Monday was my first bike ride since my dad was killed by a driver, and I was pretty nervous about it. Would I be extra skittish around cars? Would a giant hole of sadness open up inside me as I did the thing we both loved to do on the bicycle that he bought me and he knew was my home? Would the bent stem on my front wheel’s tube make it so hard to pump up that I’d just start crying frustration tears and not make it out the door? I gathered my things, pumped up my tires–the stem miraculously working fine for the first time since July (thanks, pops)–and headed out, layers and hats and gloves for protection. And it was fine.
Thursday’s ride took me through the thick air of our humid heat wave to Hampden to meet L. for lunch. We know each other on the internet, and we’ve got a lot in common, it seems, so we decided to finally go offline and actually prove that we are bodies in real life. Turns out we are, and we both like to eat at Golden West, which we did before splitting ways, him to his writing hovel and me to a bar to do some grading and sip on some pumpkin pie flavored sangria–grading makes a girl do outrageous things. Continue reading
I’ve only been on my bicycle a few times since my big trip through the Adirondacks. That’s partly because I was exhausted and my non-biking sister was in town, and then because I was out of town at a family wedding, getting chauffeured around like the girlfriend of the sister of the bride. And now I’m back in Baltimore, settling in for a long late summer and fall of no travel, and that means I’m back on my bike, because that’s how I get around this place. Continue reading
Thursday’s ride was a lazy one, up to Druid Hill Park for a few laps around the reservoir. Sometimes I just need a break from the constant car battle to just pedal and pedal, around and around, without all that thinking about how not to get hit by cars. I did a few laps and then headed up the trail toward the zoo and the rest of the trail. This park sits right between Hampden and Mondawmin, and those two neighborhoods are so, so different. Hampden is predominantly white, and has been since its mill days when the hiring rules were native-born whites only. Mondawmin, on the other hand, is predominantly African American, home to Douglass High School, which turned out graduates like Thurgood Marshall back when it was the segregated high school for Black students on the west side. Now it’s got its share of struggles, thanks in part to the way when white folks are asked to share, they just take all the balls and go home. Continue reading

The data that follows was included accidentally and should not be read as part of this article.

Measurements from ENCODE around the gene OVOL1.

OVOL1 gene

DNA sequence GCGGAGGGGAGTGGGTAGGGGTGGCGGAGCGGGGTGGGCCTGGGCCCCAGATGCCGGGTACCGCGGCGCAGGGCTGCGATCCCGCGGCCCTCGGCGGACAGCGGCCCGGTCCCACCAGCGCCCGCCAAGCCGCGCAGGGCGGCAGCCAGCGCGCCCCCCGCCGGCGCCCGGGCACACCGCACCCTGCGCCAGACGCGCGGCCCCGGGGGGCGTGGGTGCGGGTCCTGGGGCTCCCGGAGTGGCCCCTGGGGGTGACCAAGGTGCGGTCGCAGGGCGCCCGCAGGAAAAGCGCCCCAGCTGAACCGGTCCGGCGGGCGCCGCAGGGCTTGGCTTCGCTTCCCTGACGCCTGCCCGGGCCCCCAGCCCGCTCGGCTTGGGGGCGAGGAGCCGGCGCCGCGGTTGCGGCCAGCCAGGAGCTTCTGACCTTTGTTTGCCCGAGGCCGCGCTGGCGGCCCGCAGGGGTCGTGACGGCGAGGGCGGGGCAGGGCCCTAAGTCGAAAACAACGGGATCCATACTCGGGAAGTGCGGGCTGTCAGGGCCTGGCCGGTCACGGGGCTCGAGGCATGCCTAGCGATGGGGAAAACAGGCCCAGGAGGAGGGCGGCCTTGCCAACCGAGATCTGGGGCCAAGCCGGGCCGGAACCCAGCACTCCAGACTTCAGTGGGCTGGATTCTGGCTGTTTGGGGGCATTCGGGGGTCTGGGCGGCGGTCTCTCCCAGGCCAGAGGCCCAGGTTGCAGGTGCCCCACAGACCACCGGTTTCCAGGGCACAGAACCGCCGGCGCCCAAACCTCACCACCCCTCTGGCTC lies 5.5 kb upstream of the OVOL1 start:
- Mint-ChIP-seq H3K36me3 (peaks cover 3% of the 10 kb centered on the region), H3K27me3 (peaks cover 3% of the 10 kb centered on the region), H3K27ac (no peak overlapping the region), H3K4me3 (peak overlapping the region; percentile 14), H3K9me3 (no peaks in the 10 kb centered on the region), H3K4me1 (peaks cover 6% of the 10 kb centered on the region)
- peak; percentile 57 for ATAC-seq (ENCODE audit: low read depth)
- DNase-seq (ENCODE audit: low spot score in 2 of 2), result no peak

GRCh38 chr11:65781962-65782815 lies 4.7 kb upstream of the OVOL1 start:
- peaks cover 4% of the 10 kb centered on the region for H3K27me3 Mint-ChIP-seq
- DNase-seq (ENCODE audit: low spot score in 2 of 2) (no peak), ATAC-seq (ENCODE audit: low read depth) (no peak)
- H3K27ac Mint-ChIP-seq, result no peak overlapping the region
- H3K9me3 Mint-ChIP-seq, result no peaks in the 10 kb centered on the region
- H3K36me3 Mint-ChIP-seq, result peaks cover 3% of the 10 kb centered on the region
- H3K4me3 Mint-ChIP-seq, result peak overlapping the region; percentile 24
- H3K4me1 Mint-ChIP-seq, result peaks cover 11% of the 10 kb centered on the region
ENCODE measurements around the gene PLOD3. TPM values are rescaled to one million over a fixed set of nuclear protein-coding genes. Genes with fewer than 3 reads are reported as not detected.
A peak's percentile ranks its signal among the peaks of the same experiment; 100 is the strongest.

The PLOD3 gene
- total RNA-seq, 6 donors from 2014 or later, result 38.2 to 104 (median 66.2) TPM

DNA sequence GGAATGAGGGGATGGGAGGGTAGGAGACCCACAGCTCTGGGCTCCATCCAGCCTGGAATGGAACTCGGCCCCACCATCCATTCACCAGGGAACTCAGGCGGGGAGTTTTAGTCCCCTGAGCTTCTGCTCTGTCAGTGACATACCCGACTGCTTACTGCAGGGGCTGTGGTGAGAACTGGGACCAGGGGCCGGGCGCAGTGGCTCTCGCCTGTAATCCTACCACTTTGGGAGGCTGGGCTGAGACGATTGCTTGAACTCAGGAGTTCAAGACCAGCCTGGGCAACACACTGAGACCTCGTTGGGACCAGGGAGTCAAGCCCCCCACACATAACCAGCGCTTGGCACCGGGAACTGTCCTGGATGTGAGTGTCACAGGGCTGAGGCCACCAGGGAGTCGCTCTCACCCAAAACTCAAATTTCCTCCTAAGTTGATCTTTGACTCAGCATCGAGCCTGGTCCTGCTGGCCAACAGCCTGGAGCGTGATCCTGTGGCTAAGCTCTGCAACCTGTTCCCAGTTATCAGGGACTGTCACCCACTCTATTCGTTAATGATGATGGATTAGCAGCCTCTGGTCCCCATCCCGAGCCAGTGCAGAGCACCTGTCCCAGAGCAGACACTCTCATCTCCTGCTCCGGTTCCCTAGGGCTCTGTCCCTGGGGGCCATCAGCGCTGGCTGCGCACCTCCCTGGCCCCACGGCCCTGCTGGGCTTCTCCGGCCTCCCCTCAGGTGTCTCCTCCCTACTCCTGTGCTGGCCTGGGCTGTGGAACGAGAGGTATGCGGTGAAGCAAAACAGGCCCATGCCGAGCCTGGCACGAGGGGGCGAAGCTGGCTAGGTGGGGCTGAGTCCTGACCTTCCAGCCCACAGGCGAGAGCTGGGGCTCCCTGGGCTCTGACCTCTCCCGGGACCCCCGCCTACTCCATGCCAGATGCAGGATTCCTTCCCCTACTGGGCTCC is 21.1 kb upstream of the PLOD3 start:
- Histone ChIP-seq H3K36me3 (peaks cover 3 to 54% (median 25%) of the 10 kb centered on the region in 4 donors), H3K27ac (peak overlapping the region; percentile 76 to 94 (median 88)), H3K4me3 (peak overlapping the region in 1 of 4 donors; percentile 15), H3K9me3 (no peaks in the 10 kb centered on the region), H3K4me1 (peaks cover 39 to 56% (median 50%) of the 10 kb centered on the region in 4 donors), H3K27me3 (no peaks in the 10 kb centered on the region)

Sunday’s ride took me up to Hampden for a late breakfast–I think they call it “brunch.” The ladyfriend came too, riding her sexy pale blue 1972 Miyata 10 speed bicycle. Oh, life is better when the people you love want to take their bikes, too! We locked up to some road signs in the neighborhood, put our names on the list, and settled in to wait. I watched as the easy flow of mostly-white folks wandered up and down our Avenue, a million miles away, it felt, from the Baltimore we’ve all been talking about. We saw a bunch of people we knew, shared our hellos and our stories, and ate well and did some window shopping before getting back on our bikes. Unreal privilege right here, I tell you. Unreal.
The weather report promised a day of rain and wind and storms on Monday, much to my bike-loving chagrin. I spent the morning locked up at home, dealing with hundreds of emails that could no longer be ignored, and slowly but surely the sun came out. I decided to go with the skies instead of the weather report and head out on the bike to complete some errands like the daredevil I am. Continue reading
Monday’s ride took me up to Hampden. I only moved a mile and a half away, but the way to Hampden is entirely different. The neighborhood is tucked away behind Wyman Park and Johns Hopkins makes it kind of hard to get to. This was awesome for the mill owners who set up shop there and only hired native-born white people and wanted to remain separate from the African Americans and white immigrants in the rest of the city, and for the white folks who want to remain segregated today, but for those of us just trying to get a straight shot to the acupuncturist’s, it’s really a hassle. Continue reading